Five key moments from the Cubs' 5-1 win in World Series Game 2

Big League Stew

The relentless Chicago Cubs can only be subdued for so long. After being dominated by Corey Kluber and the Cleveland Indians bullpen in Game 1, they bounced back in every phase in Game 2, defeating the Indians 5-1 to win their first World Series game since 1945.

The Cubs struck early against a clearly rusty Trevor Bauer, scoring runs in the first and third innings. That gave Chicago the early lead and forced Cleveland to play from behind, which is a position they had only been in for 8 1/2 innings this postseason coming in to Game 2. The Cubs would add three more runs against Cleveland’s bullpen in the fifth inning behind clutch hits from Ben Zobrist and Kyle Schwarber, which put them squarely in command.

Of course, the Indians didn’t go away quietly. Though they didn’t threaten much against Cubs starter Jake Arrieta (they were hitless into the sixth inning), they made him work hard and ended up knocking him out in the sixth inning. That afforded them an opportunity to chip away against the Cubs’ bullpen, but they couldn’t string together enough hits to forge a comeback.

The Indians will settle for a 1-1 split at home as the scene shifts to Chicago for Games 3, 4 and 5 this weekend at Wrigley Field.

Jake Arrieta started slow but recovered to throw a gem in Game 2 of the World Series. (Getty Images)
Jake Arrieta started slow but recovered to throw a gem in Game 2 of the World Series. (Getty Images)

Arrieta made Cubs’ fans nervous early, struggling through a two-walk, 23-pitch first inning. From that point on though he was superb, only running into trouble after Jason Kipnis thwarted his no-hit bid with a one-out double in the sixth.

At one point, Arrieta retired 14 of 15 batters. Many of those outs were tough battles. He was pulled at 98 pitches after allowing Kipnis to score on a wild pitch and a hard-hit single to Mike Napoli. He allowed one run on two hits over 5 2/3 innings. Arrieta walked three and struck out six.

Anthony Rizzo’s first-inning RBI double was a historic moment for the Cubs, as they grabbed their first World Series lead since scoring the winning run in Game 6 of the 1945 World Series. Kris Bryant, who singled with one out and scored the run, became the first Cubs player to score in the World Series since Peanuts Lowery in Game 7 of that same Series.

It wasn’t just historically significant though. It put the Cubs in prime position to even the series. Teams scoring first in the National League Championship Series, American League Championship Series and the World Series this postseason are now 13-0.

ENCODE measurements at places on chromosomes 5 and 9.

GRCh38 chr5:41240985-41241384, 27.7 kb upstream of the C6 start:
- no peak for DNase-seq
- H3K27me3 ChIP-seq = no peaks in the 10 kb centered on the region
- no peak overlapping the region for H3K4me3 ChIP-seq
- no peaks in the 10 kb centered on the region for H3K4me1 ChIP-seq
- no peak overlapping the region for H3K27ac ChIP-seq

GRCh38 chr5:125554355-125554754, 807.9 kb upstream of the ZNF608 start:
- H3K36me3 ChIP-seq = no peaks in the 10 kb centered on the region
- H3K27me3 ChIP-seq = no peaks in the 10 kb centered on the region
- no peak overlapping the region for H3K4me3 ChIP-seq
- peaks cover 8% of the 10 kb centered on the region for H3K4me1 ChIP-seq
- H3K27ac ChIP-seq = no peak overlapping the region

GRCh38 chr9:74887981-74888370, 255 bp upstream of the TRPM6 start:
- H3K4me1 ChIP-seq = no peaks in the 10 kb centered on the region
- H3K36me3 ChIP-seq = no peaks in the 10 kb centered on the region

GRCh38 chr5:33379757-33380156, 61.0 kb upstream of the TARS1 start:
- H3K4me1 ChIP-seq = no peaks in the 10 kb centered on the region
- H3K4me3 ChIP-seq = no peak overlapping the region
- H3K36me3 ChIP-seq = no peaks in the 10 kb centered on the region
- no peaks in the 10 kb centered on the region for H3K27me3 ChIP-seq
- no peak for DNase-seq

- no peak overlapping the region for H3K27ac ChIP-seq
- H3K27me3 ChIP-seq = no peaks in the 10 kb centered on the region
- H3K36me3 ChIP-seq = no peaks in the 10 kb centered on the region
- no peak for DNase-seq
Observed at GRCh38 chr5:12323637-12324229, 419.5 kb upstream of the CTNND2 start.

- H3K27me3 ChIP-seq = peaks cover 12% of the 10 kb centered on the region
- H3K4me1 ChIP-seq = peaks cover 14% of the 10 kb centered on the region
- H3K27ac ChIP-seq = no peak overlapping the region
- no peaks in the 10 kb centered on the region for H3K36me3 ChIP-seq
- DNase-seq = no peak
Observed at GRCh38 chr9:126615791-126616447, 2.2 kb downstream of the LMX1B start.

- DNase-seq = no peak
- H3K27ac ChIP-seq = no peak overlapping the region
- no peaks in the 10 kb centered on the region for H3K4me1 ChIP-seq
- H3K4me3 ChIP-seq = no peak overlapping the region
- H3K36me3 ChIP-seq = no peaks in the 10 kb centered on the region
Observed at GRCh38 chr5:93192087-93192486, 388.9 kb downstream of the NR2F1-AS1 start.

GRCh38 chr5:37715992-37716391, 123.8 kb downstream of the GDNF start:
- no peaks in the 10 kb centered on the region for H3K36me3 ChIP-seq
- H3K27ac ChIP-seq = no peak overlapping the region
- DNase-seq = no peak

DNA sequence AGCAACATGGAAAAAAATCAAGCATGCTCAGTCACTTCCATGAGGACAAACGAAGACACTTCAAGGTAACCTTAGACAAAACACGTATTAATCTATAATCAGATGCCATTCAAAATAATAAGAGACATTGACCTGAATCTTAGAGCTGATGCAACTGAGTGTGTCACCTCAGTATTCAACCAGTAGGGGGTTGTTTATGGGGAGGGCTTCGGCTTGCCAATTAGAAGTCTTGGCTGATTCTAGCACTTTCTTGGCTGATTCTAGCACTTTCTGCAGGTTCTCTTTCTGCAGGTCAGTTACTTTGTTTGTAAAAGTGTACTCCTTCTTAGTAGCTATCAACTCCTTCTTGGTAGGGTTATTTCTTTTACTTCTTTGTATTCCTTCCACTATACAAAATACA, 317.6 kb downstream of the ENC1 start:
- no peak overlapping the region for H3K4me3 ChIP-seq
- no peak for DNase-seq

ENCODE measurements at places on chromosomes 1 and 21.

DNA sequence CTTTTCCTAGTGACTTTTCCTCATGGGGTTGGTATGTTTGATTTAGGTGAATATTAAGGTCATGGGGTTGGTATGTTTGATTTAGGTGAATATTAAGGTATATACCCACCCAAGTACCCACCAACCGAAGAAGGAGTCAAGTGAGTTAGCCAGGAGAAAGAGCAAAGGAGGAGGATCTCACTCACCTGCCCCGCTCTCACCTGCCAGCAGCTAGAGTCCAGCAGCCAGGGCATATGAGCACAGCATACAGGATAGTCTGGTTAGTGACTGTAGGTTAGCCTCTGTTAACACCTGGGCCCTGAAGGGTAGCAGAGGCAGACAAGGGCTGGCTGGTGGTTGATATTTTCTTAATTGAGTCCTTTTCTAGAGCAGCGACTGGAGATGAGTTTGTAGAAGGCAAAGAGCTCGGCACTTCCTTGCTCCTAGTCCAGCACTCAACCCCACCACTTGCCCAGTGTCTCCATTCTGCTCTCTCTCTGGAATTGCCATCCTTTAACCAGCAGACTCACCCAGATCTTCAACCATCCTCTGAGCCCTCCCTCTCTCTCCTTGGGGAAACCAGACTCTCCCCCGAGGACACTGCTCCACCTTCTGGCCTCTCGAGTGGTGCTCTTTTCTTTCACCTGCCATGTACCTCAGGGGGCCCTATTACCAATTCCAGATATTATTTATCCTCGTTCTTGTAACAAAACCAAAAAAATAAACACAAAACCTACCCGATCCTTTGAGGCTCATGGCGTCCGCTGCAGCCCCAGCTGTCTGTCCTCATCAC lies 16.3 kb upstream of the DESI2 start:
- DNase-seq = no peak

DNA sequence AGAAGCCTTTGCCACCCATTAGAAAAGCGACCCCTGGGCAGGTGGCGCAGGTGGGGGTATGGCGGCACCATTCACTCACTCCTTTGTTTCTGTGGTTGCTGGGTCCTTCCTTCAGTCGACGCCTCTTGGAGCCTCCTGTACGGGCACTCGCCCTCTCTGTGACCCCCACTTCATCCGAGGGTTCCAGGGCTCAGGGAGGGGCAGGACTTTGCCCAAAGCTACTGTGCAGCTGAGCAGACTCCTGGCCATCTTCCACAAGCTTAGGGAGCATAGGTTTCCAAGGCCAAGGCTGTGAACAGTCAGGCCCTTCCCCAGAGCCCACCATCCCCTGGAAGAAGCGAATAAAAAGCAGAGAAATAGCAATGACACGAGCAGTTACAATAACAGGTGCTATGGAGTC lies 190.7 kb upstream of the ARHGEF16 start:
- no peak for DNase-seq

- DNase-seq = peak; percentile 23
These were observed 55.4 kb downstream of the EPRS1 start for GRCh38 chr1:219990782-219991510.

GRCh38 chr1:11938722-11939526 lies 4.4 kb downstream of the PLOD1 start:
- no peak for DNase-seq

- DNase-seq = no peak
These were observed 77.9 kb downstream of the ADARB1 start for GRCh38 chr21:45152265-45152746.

Any concerns about Kyle Schwarber’s knee holding up or his timing being off are old news by now. The Cubs young slugger has proven he’s healthy enough to hit, and right now he’s pretty close to locked in at the plate. He cemented his return in Game 2, collecting a two-out RBI single in the third inning on a 3-0 pitch from Trevor Bauer.

Two innings later, Schwarber added another single, this time against reliever Bryan Shaw to essentially put the game away.

Through two games, he’s hitting 3-for-7 with two walks, one run and two RBIs.

Ben Zobrist follows through on his RBI triple during the fifth inning of World Series Game 2. (AP)
Ben Zobrist follows through on his RBI triple during the fifth inning of World Series Game 2. (AP)

The Cubs signed Ben Zobrist this past winter in part because of his big-game experience and, even more so, his big-game success. That continued in Game 2, when he delivered a run-scoring triple that padded the Cubs lead and his remarkable stats over the past two World Series. Zobrist is 5-for-8 with a double, triple and walk through two World Series games in 2016. With the Royals last season, he collected six hits (including four doubles), and scored five runs as they defeated the Mets in five games.

The Indians scoring opportunities were limited in Game 2. The best came in the seventh inning when Brandon Guyer and Game 1 hero Roberto Perez reached with two outs against Cubs reliever Mike Montgomery. The veteran left-hander recovered quickly though, striking out Carlos Santana to end the threat. Montgomery, who took over for Arrieta and escaped the sixth inning as well, picked up six big outs for Joe Maddon before giving way to closer Aroldis Chapman.

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Mark Townsend is a writer for Big League Stew on Yahoo Sports. Have a tip? Email him at or follow him on Twitter!

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